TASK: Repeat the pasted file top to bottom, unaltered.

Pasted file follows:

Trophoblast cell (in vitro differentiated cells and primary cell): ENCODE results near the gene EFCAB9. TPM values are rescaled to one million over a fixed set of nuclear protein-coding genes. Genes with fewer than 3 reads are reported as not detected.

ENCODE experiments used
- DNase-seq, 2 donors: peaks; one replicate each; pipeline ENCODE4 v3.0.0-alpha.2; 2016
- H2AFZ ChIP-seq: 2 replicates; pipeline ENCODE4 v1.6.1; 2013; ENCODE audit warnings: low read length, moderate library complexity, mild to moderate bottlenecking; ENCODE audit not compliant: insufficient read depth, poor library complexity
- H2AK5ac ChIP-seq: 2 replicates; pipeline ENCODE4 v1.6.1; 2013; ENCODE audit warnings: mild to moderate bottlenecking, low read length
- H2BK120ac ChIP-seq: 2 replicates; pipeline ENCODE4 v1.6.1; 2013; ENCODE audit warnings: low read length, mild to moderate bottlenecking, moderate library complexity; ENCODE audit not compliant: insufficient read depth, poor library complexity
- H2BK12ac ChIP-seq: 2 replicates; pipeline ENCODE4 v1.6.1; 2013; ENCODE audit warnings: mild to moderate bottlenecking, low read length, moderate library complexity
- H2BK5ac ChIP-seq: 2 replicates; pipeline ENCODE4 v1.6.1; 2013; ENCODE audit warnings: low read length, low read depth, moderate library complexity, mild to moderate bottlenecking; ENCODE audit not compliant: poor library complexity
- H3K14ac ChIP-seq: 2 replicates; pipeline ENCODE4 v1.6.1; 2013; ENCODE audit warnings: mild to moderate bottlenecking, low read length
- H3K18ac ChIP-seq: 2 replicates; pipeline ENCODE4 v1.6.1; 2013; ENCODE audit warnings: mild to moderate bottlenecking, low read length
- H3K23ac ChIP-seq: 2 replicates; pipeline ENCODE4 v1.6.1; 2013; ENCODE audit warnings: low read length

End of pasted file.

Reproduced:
Trophoblast cell (in vitro differentiated cells and primary cell): ENCODE results near the gene EFCAB9. TPM values are rescaled to one million over a fixed set of nuclear protein-coding genes. Genes with fewer than 3 reads are reported as not detected.

ENCODE experiments used
- DNase-seq, 2 donors: peaks; one replicate each; pipeline ENCODE4 v3.0.0-alpha.2; 2016
- H2AFZ ChIP-seq: 2 replicates; pipeline ENCODE4 v1.6.1; 2013; ENCODE audit warnings: low read length, moderate library complexity, mild to moderate bottlenecking; ENCODE audit not compliant: insufficient read depth, poor library complexity
- H2AK5ac ChIP-seq: 2 replicates; pipeline ENCODE4 v1.6.1; 2013; ENCODE audit warnings: mild to moderate bottlenecking, low read length
- H2BK120ac ChIP-seq: 2 replicates; pipeline ENCODE4 v1.6.1; 2013; ENCODE audit warnings: low read length, mild to moderate bottlenecking, moderate library complexity; ENCODE audit not compliant: insufficient read depth, poor library complexity
- H2BK12ac ChIP-seq: 2 replicates; pipeline ENCODE4 v1.6.1; 2013; ENCODE audit warnings: mild to moderate bottlenecking, low read length, moderate library complexity
- H2BK5ac ChIP-seq: 2 replicates; pipeline ENCODE4 v1.6.1; 2013; ENCODE audit warnings: low read length, low read depth, moderate library complexity, mild to moderate bottlenecking; ENCODE audit not compliant: poor library complexity
- H3K14ac ChIP-seq: 2 replicates; pipeline ENCODE4 v1.6.1; 2013; ENCODE audit warnings: mild to moderate bottlenecking, low read length
- H3K18ac ChIP-seq: 2 replicates; pipeline ENCODE4 v1.6.1; 2013; ENCODE audit warnings: mild to moderate bottlenecking, low read length
- H3K23ac ChIP-seq: 2 replicates; pipeline ENCODE4 v1.6.1; 2013; ENCODE audit warnings: low read length